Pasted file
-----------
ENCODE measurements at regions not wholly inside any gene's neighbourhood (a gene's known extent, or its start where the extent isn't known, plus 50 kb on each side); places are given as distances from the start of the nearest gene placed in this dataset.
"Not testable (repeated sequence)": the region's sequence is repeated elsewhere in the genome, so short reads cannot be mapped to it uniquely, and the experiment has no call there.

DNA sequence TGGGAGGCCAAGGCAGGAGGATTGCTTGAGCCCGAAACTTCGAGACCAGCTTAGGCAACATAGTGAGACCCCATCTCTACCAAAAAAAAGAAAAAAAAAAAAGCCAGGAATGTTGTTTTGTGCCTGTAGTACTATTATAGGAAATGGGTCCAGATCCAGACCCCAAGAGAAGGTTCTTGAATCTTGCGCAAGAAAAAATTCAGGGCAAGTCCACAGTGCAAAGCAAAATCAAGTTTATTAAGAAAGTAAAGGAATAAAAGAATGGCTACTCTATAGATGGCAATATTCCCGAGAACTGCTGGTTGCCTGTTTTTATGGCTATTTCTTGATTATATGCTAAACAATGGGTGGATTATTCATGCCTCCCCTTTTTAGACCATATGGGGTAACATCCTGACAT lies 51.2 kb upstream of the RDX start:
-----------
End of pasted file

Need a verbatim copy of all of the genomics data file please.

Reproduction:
ENCODE measurements at regions not wholly inside any gene's neighbourhood (a gene's known extent, or its start where the extent isn't known, plus 50 kb on each side); places are given as distances from the start of the nearest gene placed in this dataset.
"Not testable (repeated sequence)": the region's sequence is repeated elsewhere in the genome, so short reads cannot be mapped to it uniquely, and the experiment has no call there.

DNA sequence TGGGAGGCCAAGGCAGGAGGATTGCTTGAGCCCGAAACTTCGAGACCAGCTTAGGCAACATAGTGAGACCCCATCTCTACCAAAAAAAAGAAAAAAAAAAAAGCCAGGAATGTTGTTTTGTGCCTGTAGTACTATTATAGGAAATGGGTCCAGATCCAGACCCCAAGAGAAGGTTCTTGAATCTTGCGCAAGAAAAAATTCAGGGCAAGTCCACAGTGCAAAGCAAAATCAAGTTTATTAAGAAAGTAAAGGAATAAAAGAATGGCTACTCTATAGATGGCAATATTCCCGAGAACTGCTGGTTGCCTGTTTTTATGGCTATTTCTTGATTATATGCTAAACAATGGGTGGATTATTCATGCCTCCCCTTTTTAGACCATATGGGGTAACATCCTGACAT lies 51.2 kb upstream of the RDX start: